If you focus too much on the numbers, the prospect of success in digital publishing does not exactly fill you with hope. A discouraging number of start-ups have tried, and failed, to put a digital gloss on existing print-based publishing models, only to find that competition over tiny slivers of market share is ultimately futile in an Amazon-dominated environment. Cue Wall Street soundtrack.
But after taking a look at Brooklyn-based The Atavist, things start to look up. Their efforts are divided into two main categories: publishing e-singles — original long-form digital content available at low cost and per the exact specifications of the authors they publish — and licensing their own content-management software to outside publishing entities.
The first thing one notices when visiting the site is the absence of a single advertisement, rare for anything web-based, let alone a publisher. But they aren’t so naive. David Carr, in his New York Times article from May 20th, points to a nice cushion of venture capital the creators were able to scratch together in the beginning. This backing might have given them some leeway in attracting advertisers at their January 2011 inception.
Unlike aggregators such as The Browser, Longform, and Longreads, which pick up pieces from other renowned publications and attract deep-pocketed advertisers (airlines, movie production companies, clothing labels) with the promise of a baked-in cult readership, The Atavist contracts original work from authors who expect to be paid. Then, at a retail price of two to three dollars per piece in a still-modest selection of content, the publisher doesn’t stand to make a worthwhile profit. What I like about their approach to seeking investment is that, rather than running ads from the highest bidder, they’ve selectively courted a dynamic pool of media clients to whom they license their software and borrow brand recognition as an added bonus.
If this sounds like a lopsided equation for a company calling itself a publisher, where the bulk of revenue is derived in a non-editorial capacity, it is. But it isn’t terribly original. Traditional houses function in much the same way, only with different variables, where the blockbusters fund the pet projects. Random House just demonstrated this with their most recent move to give all company employees a $5000 holiday bonus because one book did well. Whether it’s a book or a more esoteric service, publishers need only one sturdy source of income to keep the less lucrative areas afloat. In the long run, it’s important to keep in mind that strong critical reviews can be equally if not more valuable than immediate commercial success.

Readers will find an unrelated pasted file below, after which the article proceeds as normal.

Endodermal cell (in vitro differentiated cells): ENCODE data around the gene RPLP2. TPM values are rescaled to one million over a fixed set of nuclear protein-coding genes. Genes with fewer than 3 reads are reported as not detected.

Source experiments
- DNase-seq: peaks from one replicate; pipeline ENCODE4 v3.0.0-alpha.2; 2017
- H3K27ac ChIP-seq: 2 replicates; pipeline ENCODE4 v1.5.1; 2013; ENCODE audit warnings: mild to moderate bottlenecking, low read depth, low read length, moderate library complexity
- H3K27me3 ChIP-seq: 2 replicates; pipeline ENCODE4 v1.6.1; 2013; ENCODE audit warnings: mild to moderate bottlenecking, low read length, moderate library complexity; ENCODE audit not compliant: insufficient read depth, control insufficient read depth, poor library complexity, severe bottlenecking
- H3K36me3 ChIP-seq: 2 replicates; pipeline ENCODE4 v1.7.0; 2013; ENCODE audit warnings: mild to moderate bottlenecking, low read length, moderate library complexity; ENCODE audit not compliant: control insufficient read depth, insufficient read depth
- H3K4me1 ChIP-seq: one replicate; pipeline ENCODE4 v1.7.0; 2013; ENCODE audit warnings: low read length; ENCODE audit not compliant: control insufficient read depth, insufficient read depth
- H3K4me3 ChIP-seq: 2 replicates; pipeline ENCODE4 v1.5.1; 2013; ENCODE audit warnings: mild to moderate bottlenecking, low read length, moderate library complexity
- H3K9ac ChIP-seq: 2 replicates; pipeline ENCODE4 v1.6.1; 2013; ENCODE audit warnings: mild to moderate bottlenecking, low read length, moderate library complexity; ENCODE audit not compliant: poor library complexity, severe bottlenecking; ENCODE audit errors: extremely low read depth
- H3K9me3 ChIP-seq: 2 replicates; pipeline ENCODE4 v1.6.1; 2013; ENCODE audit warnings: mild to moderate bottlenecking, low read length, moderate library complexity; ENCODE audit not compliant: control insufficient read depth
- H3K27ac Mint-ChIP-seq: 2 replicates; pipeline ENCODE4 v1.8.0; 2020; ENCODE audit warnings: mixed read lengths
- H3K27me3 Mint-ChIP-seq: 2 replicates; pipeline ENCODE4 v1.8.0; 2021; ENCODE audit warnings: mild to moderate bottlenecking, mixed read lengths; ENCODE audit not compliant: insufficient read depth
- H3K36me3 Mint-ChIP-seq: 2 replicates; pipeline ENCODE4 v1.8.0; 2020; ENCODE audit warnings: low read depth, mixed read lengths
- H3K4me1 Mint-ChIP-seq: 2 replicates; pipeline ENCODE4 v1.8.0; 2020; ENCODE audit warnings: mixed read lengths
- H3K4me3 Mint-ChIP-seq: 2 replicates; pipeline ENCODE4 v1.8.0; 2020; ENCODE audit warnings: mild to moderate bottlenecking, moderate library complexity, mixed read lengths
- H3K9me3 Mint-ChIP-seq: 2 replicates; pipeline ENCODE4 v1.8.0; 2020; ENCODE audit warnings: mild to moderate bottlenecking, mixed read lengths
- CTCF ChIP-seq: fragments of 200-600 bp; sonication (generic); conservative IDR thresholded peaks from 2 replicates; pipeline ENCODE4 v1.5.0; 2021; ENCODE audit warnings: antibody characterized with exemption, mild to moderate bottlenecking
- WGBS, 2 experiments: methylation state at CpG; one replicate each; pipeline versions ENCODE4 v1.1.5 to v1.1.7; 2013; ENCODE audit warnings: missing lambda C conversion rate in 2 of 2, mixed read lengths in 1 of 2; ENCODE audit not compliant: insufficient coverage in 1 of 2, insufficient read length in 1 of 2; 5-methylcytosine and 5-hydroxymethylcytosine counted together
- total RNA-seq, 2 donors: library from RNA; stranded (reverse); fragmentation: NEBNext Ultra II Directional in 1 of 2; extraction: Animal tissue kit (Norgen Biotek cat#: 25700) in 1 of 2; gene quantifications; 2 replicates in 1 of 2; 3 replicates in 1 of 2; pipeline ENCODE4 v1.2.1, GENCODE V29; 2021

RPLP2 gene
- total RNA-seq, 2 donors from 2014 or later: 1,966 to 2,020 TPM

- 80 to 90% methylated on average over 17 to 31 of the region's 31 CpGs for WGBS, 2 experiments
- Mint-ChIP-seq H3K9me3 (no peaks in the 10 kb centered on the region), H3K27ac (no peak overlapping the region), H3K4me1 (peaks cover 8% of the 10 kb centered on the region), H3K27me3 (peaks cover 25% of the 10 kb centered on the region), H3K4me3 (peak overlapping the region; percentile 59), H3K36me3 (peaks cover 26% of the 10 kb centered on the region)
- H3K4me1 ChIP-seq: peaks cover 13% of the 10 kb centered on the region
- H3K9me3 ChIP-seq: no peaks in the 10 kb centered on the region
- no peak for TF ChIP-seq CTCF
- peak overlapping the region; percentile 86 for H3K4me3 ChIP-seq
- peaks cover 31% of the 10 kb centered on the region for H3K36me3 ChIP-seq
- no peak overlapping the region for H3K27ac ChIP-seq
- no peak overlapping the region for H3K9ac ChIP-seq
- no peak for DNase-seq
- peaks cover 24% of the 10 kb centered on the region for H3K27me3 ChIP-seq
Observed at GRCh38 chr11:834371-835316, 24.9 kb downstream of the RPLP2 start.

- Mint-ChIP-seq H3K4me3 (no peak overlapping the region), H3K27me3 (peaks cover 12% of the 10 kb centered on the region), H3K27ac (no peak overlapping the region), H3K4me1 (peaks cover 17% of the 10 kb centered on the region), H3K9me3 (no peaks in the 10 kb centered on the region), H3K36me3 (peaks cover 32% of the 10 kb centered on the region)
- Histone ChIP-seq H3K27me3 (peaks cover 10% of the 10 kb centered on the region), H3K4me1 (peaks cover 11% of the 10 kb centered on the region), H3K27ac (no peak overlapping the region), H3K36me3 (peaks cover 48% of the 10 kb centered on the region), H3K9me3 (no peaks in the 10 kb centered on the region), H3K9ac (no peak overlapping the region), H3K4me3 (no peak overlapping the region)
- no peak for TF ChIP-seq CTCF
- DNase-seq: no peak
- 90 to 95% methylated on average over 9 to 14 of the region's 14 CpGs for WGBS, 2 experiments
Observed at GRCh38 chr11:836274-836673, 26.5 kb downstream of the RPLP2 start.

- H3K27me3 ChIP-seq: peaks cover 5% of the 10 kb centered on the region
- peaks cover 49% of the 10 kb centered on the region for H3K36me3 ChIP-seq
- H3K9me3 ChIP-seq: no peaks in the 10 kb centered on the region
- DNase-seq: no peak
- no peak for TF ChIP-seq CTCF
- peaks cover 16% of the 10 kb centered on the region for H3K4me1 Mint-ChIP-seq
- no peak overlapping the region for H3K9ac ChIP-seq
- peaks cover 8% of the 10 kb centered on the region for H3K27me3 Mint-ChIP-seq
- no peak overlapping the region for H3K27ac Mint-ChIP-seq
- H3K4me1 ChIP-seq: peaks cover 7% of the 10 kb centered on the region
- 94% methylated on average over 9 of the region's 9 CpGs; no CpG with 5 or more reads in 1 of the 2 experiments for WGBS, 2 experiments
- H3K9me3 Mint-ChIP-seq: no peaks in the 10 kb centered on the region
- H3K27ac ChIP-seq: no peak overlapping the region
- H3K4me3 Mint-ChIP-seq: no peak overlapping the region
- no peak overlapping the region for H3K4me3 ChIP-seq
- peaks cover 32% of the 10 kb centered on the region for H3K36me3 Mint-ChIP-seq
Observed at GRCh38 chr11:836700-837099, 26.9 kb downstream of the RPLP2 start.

In an article on PaidContent.com from last week, Laura Hazard Owen reports that The Atavist, along with like-minded publisher of fiction and nonfiction e-singles, Byliner, will begin testing the waters of all-access monthly subscription.
“Authors will still get a cut, even if subscribers aren’t paying for a specific story; at the end of each month, subscription money will be divvied up based on the number of downloads for each individual author,” reports Nieman Journalism Lab in discussing Atavist. Similarly, Byliner authors will receive subscription royalties based on how much traffic their work brings to the site. What’s not to like about that?
In Big Six corners as well, this phenomenon is taking root. Earlier this year, I listened to Brian Tart, the publisher of Penguin’s Dutton imprint, speak about the strategic shrewdness of maximizing this format. E-Specials, as the imprint calls them, are usually under 100 pages in length and can publish as early as seven weeks from the author’s manuscript submission. For a print book, that same process can take over a year, which is why e-special authors receive little to no advance and make the majority of their earnings in royalties. Readers appreciate the low cost of the e-Specials and authors like having more of their work available to the consumptive reading public. It also gives the publisher a reason to promote the author to the media and, if all goes well, a way to remind readers about the author’s previous works.
What this small and experimental niche offers is a different way of looking at how publishers might structure their businesses going forward. The thinking to date has been that publishers ought to keep their print business comfortable in order to branch out into ebook production, but this model is becoming increasingly strained amid market pressures and economic downturn. Meanwhile, solutions in the form of giant corporate mergers are giving a lot of people a headache. Perhaps the logic should flip, and publishers should divert the bulk of their efforts towards more profitable media ventures grown from within, and with new-found stability, begin to rebuild a viable print infrastructure.